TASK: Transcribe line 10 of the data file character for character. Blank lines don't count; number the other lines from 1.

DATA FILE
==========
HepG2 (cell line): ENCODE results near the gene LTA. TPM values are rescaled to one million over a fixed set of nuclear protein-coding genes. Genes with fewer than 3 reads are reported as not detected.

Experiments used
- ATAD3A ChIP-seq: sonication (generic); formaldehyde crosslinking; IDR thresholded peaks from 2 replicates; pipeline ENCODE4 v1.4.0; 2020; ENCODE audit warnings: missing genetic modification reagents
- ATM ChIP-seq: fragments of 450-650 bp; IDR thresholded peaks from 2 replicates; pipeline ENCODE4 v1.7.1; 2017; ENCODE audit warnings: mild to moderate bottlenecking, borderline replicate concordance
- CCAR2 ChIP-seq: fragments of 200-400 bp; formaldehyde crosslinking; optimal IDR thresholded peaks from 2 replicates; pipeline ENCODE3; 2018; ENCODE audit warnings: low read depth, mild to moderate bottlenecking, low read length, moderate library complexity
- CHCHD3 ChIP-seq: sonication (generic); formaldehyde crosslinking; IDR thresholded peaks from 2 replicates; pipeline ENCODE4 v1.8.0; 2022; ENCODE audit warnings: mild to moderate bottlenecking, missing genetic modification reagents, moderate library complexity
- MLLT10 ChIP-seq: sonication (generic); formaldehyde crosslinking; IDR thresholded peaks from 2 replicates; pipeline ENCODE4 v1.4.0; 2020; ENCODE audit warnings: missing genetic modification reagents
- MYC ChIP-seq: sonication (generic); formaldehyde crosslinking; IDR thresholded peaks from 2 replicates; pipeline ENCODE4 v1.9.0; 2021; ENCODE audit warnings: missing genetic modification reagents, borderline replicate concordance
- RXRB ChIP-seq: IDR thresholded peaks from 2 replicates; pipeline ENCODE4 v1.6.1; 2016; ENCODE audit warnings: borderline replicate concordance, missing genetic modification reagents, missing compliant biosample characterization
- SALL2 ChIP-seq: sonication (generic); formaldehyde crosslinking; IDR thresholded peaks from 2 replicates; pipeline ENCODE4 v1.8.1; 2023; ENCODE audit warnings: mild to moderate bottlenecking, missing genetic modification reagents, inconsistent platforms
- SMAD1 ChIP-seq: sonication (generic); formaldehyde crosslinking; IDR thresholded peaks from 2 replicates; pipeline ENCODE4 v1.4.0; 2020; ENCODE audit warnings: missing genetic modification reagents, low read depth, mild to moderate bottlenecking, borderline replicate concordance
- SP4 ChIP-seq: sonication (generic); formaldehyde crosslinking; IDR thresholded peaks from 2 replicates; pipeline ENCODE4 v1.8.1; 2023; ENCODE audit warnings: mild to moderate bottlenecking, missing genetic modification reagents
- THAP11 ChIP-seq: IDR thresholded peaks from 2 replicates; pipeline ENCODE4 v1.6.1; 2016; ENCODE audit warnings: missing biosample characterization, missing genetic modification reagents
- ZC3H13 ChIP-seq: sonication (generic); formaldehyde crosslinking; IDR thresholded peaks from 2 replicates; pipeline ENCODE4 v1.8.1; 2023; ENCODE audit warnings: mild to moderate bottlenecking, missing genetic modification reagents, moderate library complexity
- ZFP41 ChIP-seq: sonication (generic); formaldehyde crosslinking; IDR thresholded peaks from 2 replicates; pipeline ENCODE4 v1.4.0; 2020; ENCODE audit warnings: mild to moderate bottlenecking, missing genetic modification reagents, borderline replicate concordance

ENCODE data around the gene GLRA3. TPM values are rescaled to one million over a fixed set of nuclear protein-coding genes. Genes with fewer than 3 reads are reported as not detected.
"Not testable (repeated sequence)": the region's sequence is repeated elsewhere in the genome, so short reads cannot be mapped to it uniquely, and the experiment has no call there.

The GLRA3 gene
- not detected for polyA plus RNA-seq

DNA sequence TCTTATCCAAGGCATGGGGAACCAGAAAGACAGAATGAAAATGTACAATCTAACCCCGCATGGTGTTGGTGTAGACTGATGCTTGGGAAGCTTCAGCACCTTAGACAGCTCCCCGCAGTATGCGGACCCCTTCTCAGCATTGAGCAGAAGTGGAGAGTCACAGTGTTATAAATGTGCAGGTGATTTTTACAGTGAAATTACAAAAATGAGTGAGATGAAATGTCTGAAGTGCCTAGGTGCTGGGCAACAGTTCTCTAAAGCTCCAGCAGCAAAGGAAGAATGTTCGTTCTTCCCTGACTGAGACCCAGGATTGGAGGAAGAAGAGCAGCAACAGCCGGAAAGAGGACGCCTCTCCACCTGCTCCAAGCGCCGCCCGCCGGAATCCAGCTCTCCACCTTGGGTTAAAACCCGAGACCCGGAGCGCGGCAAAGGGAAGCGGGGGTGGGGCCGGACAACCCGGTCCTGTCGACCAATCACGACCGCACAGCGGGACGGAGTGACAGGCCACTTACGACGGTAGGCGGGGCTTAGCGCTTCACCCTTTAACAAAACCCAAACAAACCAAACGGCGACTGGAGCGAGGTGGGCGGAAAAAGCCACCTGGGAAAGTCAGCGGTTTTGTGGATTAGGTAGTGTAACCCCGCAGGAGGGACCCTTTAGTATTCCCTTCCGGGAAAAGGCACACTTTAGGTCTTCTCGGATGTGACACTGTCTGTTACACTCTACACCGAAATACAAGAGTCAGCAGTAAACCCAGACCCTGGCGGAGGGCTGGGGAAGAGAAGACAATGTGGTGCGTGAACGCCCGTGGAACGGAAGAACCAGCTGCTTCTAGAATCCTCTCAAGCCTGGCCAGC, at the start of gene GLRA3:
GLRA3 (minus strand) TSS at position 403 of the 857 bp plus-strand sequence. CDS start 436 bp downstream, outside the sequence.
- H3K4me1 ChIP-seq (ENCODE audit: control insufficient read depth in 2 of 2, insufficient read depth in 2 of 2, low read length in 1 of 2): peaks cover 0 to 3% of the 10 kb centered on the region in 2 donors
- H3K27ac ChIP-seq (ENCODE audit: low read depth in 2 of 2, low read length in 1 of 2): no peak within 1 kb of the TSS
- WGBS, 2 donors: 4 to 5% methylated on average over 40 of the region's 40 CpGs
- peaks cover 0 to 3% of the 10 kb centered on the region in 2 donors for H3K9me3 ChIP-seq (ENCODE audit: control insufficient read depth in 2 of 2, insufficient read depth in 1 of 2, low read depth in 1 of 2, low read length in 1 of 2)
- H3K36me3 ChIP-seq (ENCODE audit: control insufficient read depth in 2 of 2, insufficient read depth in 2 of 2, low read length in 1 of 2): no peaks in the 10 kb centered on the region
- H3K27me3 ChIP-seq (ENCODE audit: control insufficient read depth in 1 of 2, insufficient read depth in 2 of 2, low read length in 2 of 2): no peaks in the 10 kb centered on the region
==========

- SALL2 ChIP-seq: sonication (generic); formaldehyde crosslinking; IDR thresholded peaks from 2 replicates; pipeline ENCODE4 v1.8.1; 2023; ENCODE audit warnings: mild to moderate bottlenecking, missing genetic modification reagents, inconsistent platforms